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Hamilton trying to stay calm ahead of final race

Hamilton trying to stay calm ahead of final race

Lewis Hamilton enters the decisive Brazilian Grand Prix trying to downplay the pressure he faces as he gets another shot at the Formula One title.
Although the title is his to lose for the second year in a row, Hamilton is hoping a new approach to the season-ending race in Interlagos will help him avoid the mistakes that cost him the title a year ago.
"Last year, perhaps the pressure got to me," Hamilton said Thursday. "But this year I feel it's just another race."
Hamilton let the title slip away in his rookie season after a mistake trying to make a pass in the first lap and then got hurt by a gear box problem in his McLaren that led to a disappointing seventh-place finish, good only for second in the championship behind Ferrari's Kimi Raikkonen.
This year, Hamilton again enters the final race with a comfortable advantage, a seven-point lead over Ferrari's Brazilian driver Felipe Massa. Hamilton came into last year's race four points in front of Renault's Fernando Alonso and seven in front of Raikkonen.
Hamilton needs to finish fifth or better to secure the title this year. He can win the championship even without finishing the race if Massa, the home-crowd favorite, is not first or second. A win is worth 10 points, and second through eighth are 8-6-5-4-3-2-1.
"It's quite simple," Hamilton said. "We don't have to win, so that's some pressure off our shoulders. We come here with a strong package and we hope we can challenge for a win. We will do the best job we can."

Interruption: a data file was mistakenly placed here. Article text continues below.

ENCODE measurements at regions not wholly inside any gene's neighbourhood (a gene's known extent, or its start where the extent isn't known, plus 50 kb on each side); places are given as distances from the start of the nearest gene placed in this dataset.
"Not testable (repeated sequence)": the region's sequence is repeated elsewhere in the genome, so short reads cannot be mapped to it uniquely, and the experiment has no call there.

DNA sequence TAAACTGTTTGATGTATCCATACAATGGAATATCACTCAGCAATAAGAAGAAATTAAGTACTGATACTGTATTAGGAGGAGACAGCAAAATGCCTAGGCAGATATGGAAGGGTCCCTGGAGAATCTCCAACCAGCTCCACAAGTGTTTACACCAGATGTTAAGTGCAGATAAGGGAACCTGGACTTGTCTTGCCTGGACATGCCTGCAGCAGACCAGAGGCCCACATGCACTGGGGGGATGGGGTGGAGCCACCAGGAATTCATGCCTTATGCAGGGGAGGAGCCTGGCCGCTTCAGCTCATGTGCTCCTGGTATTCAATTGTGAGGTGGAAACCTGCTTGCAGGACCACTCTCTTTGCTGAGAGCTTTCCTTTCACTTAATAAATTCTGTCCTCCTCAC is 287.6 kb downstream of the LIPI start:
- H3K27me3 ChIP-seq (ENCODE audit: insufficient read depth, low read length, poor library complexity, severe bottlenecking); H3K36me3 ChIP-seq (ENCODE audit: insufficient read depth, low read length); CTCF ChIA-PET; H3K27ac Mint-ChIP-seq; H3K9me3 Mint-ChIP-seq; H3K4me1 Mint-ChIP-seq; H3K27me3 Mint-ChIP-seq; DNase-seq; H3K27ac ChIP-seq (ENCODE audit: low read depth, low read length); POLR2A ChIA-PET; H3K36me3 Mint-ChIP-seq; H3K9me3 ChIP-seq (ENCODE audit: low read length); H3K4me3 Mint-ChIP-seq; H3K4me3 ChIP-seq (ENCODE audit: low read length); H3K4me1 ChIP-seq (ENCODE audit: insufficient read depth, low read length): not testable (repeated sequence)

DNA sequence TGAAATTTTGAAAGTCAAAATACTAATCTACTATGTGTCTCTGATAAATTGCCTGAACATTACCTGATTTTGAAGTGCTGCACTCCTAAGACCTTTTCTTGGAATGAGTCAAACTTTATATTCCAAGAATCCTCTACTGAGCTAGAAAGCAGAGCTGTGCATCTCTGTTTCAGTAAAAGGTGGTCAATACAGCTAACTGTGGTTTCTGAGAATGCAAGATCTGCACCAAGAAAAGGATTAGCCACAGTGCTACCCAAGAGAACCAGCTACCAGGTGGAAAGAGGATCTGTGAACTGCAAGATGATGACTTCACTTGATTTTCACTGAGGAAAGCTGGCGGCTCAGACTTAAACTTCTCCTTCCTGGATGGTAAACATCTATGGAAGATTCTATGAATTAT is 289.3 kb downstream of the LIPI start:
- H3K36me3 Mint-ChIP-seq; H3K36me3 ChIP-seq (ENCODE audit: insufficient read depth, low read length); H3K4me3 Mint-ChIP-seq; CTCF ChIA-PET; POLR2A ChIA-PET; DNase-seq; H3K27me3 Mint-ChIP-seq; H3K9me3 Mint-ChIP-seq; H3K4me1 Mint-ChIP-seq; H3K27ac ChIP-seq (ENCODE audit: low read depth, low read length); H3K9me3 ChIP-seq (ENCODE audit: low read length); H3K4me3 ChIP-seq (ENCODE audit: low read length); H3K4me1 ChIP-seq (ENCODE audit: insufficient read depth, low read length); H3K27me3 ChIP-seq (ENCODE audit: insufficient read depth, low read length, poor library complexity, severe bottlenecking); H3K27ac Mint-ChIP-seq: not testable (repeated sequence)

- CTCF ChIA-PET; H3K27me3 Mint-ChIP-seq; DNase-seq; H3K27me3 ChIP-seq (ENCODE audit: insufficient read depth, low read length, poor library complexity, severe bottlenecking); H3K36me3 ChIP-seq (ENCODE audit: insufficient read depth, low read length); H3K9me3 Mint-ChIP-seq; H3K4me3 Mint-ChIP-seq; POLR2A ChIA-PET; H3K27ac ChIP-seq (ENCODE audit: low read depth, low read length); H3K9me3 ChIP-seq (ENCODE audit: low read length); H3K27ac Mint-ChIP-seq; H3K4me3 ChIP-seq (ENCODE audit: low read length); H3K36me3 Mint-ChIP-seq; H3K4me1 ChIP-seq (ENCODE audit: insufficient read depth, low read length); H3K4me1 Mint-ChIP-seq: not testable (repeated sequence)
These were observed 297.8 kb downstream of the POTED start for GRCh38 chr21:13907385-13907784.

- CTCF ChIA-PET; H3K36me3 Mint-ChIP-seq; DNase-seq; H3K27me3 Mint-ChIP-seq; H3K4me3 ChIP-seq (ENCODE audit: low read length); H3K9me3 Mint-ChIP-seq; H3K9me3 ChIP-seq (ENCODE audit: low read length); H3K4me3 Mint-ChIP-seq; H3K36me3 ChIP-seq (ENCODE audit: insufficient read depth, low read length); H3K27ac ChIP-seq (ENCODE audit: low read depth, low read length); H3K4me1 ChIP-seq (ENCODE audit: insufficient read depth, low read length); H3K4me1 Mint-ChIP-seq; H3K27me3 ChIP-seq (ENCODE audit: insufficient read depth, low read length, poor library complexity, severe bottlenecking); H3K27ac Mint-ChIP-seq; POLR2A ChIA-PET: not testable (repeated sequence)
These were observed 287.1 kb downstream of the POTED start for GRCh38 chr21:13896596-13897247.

Massa, who won his home race in 2006 and was second to Raikkonen last year, hopes the boost of the nearly 70,000 fans expected to pack Interlagos on Sunday can make a difference in his favor.
"For sure the position (we are in) is quite difficult," Massa said. "But I have a great time in my country ... and I'll have a great push from my fans."
Both drivers are seeking their first F1 titles. Hamilton can become F1's youngest champion at age 23, and the first British champion since Damon Hill in 1996. Massa can become the first driver to win a title in front of his home crowd since the inaugural F1 season in 1950, when Italy's Giuseppe Farina won at the season-ending Italian Grand Prix.
Massa could also become the first non-European driver to win the title since Canada's Jacques Villeneuve in 1997, and the first Brazilian champion since the late Ayrton Senna in 1991.
Hamilton may have a small disadvantage entering the weekend. He will have to use the same engine for the second consecutive race, while Massa will have a new one. Drivers are required to use the same engine in at least two consecutive races.
The weather could also be a factor this year, making the race even more unpredictable. Forecasters said there is a 70-percent chance of rain during the race which could favor Hamilton, who has been one of the most consistent drivers on wet tracks this season.
It is the third straight year the F1 season is decided in the final race in Brazil. The Brazilian GP also crowned Alonso as champion in 2005, when it was the third-to-last race in the calendar.
The race is the last for Red Bull's David Coulthard, who is retiring. Rubens Barrichello has also hinted he may quit, after competing in more GPs than any other F1 driver. The Brazilian has not renewed his contract with Honda and is yet to decide for which team he would drive if he returns for a 17th season.